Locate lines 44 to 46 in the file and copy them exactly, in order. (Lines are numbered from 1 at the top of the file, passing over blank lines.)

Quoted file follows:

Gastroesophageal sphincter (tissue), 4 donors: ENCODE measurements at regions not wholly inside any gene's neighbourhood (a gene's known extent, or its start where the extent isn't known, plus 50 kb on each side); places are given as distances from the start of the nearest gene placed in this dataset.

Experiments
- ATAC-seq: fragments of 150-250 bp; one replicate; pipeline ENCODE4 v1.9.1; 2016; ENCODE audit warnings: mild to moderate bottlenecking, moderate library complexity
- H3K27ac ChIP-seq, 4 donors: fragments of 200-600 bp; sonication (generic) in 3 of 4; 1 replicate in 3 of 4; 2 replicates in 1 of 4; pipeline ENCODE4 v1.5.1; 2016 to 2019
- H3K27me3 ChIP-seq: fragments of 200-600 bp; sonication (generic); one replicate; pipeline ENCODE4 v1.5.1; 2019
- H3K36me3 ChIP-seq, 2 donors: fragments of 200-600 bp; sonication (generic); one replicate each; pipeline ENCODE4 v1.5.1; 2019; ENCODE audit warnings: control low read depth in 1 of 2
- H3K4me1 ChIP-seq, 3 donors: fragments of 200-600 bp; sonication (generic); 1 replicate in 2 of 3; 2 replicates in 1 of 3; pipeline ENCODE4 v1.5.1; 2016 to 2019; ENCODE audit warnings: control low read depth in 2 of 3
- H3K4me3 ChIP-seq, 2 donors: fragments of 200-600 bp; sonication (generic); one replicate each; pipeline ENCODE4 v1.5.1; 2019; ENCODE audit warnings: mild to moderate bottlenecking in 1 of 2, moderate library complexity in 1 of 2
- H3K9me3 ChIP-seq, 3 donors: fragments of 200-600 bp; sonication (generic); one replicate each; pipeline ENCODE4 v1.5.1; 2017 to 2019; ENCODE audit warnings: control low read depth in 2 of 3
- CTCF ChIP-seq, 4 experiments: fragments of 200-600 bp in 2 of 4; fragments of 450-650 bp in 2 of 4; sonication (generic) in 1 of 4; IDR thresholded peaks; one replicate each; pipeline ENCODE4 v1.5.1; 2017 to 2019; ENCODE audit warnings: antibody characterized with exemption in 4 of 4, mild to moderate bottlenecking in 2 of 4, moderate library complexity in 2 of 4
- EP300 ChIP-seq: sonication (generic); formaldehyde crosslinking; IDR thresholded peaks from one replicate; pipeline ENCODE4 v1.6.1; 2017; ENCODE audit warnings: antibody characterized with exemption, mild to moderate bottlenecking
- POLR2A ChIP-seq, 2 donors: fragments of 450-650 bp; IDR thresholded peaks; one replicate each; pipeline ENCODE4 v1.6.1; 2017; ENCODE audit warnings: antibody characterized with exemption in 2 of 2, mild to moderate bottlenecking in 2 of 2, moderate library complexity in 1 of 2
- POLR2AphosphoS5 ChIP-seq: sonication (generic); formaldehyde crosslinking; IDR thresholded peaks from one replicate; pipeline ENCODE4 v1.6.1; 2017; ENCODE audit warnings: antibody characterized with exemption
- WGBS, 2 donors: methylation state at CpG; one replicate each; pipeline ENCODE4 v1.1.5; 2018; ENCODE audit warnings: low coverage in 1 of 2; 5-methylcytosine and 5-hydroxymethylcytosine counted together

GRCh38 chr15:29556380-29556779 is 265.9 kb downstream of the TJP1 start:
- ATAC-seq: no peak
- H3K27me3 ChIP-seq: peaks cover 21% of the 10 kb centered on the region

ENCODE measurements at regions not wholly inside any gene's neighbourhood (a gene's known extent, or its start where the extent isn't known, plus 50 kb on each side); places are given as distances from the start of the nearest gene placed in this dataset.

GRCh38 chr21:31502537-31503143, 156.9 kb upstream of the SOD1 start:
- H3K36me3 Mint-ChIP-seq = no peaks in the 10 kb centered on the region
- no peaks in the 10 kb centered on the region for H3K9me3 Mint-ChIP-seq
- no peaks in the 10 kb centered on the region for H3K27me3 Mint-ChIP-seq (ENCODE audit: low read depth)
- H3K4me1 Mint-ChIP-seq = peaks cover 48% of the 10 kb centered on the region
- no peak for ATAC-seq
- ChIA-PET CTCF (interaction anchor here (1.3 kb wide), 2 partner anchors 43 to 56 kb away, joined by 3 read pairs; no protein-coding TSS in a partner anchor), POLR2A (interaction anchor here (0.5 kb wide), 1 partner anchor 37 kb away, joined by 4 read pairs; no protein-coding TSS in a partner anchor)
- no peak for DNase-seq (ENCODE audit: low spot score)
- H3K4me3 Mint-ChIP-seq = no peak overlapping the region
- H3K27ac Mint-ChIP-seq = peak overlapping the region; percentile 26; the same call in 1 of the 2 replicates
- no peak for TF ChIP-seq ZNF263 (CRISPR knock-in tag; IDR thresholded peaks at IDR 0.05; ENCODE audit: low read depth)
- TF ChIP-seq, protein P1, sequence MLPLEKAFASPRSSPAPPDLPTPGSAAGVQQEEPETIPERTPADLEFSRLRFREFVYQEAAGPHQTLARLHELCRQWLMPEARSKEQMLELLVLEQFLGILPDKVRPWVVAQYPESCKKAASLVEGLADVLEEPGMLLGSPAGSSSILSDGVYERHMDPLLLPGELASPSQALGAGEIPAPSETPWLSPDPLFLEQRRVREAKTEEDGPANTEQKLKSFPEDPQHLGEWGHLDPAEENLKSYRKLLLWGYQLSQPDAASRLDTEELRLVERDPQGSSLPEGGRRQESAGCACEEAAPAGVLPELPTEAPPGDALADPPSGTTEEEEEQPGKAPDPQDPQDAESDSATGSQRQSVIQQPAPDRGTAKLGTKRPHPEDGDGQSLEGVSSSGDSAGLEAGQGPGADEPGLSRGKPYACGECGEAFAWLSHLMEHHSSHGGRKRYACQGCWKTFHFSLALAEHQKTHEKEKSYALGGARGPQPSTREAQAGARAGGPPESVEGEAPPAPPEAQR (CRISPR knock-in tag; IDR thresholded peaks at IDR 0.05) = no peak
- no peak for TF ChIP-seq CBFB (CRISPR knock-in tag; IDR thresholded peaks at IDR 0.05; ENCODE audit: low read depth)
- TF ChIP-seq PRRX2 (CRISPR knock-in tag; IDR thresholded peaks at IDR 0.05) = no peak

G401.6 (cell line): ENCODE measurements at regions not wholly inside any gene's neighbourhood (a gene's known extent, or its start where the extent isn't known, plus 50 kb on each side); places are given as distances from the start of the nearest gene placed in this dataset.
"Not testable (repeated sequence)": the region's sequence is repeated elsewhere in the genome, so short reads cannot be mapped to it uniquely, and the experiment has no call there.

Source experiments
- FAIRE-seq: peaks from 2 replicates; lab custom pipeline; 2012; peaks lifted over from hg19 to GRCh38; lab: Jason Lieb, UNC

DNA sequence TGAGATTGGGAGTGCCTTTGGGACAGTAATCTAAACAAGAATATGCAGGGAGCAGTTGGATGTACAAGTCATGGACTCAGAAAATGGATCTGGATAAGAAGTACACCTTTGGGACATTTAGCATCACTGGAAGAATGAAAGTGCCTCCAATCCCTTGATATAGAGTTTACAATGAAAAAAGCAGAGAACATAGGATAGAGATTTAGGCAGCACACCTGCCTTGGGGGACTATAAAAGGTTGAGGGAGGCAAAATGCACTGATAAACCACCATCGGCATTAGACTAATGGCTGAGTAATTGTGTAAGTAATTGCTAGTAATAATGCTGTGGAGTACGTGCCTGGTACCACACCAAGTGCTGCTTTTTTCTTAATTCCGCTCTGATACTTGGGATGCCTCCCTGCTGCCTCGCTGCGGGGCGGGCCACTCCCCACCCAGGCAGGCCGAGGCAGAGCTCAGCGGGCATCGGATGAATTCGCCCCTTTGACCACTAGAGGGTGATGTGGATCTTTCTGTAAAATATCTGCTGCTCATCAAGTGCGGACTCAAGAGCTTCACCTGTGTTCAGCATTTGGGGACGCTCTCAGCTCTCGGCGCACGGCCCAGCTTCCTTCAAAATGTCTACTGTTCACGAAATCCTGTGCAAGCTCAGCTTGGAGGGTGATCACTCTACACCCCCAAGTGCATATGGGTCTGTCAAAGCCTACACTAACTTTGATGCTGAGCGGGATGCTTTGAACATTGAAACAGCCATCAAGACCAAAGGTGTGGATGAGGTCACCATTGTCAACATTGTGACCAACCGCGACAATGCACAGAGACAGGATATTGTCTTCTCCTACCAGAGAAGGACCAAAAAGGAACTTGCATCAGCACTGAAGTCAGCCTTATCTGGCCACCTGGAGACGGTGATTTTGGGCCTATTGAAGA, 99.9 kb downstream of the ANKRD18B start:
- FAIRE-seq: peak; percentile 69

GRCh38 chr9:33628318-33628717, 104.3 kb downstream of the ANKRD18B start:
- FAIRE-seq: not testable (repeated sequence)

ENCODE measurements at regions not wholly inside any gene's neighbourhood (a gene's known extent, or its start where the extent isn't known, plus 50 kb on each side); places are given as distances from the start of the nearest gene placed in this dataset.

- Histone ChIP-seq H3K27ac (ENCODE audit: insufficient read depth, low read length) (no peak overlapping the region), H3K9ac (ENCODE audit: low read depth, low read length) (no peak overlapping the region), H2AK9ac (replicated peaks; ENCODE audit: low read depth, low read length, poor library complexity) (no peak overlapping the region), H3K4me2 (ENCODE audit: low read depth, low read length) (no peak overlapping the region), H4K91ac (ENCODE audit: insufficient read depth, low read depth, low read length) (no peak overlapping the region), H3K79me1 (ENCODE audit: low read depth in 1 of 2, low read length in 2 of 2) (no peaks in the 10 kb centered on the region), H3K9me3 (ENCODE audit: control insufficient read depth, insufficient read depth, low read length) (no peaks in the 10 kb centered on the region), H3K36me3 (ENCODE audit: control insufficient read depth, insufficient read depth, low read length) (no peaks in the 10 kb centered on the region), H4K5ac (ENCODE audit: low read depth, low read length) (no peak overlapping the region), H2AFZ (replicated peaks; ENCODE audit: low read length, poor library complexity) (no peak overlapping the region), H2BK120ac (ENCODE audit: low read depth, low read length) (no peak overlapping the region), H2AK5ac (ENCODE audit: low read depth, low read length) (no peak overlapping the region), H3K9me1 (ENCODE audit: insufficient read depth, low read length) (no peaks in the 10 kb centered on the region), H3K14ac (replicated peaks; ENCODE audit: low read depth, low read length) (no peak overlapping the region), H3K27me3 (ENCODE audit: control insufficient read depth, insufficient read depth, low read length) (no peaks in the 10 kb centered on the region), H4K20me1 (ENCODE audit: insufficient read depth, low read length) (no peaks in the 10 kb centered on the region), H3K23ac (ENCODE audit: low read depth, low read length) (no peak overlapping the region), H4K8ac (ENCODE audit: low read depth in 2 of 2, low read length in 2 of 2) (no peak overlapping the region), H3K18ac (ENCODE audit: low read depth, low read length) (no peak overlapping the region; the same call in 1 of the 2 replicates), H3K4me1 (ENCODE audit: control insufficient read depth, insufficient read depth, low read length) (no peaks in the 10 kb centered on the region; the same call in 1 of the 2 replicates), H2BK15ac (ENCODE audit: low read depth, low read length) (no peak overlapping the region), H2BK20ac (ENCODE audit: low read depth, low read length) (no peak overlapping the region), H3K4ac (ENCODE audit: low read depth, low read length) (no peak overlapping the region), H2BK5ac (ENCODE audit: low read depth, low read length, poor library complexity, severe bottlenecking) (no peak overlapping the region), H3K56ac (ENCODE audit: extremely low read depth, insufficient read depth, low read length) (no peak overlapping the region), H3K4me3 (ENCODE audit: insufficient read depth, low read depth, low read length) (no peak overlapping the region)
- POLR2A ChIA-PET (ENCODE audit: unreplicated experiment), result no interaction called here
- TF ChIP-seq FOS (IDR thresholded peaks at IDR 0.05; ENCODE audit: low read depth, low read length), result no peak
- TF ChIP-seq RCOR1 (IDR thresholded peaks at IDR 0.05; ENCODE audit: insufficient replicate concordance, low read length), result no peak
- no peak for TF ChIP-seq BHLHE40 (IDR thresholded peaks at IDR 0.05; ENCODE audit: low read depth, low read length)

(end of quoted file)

- TF ChIP-seq FOS (IDR thresholded peaks at IDR 0.05; ENCODE audit: low read depth, low read length), result no peak
- TF ChIP-seq RCOR1 (IDR thresholded peaks at IDR 0.05; ENCODE audit: insufficient replicate concordance, low read length), result no peak
- no peak for TF ChIP-seq BHLHE40 (IDR thresholded peaks at IDR 0.05; ENCODE audit: low read depth, low read length)